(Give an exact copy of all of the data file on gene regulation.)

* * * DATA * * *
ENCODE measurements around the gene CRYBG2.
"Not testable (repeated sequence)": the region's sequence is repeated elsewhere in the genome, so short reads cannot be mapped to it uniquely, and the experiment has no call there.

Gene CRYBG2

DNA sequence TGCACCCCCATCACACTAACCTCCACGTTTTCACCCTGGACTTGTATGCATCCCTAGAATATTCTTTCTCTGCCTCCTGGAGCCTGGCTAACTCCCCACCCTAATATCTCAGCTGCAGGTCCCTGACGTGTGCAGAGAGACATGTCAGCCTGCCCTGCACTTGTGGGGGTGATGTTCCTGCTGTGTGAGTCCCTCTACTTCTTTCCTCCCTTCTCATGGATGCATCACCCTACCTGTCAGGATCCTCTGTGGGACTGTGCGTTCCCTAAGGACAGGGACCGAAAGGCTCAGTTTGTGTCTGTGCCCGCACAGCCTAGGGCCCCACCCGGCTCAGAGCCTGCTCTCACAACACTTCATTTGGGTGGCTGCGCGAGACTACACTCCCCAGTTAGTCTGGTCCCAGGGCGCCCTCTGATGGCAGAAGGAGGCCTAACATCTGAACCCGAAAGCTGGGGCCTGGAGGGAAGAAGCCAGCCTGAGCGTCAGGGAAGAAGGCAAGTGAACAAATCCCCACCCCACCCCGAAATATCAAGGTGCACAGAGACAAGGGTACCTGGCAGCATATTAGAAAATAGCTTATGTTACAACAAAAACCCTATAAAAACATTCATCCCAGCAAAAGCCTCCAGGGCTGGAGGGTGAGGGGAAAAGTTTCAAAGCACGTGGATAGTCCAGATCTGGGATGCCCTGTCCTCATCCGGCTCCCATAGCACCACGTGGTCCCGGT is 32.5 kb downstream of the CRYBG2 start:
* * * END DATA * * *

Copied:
ENCODE measurements around the gene CRYBG2.
"Not testable (repeated sequence)": the region's sequence is repeated elsewhere in the genome, so short reads cannot be mapped to it uniquely, and the experiment has no call there.

Gene CRYBG2

DNA sequence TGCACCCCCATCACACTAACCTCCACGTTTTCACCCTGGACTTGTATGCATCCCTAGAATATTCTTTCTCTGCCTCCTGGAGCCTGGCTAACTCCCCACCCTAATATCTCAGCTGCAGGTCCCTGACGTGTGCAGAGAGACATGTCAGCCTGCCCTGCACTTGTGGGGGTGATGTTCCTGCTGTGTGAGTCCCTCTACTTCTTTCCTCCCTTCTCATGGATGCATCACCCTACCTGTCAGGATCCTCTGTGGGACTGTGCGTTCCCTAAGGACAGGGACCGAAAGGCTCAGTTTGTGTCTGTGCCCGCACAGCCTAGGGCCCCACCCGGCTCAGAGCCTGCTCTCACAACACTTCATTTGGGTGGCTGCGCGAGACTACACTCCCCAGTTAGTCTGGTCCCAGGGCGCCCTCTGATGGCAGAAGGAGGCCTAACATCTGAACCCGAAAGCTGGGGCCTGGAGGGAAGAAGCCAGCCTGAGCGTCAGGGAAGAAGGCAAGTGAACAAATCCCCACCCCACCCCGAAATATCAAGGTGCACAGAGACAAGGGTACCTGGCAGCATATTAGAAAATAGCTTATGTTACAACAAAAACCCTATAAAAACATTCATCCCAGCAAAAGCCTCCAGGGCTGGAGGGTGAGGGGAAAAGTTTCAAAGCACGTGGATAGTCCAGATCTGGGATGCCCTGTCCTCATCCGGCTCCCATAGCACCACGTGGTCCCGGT is 32.5 kb downstream of the CRYBG2 start: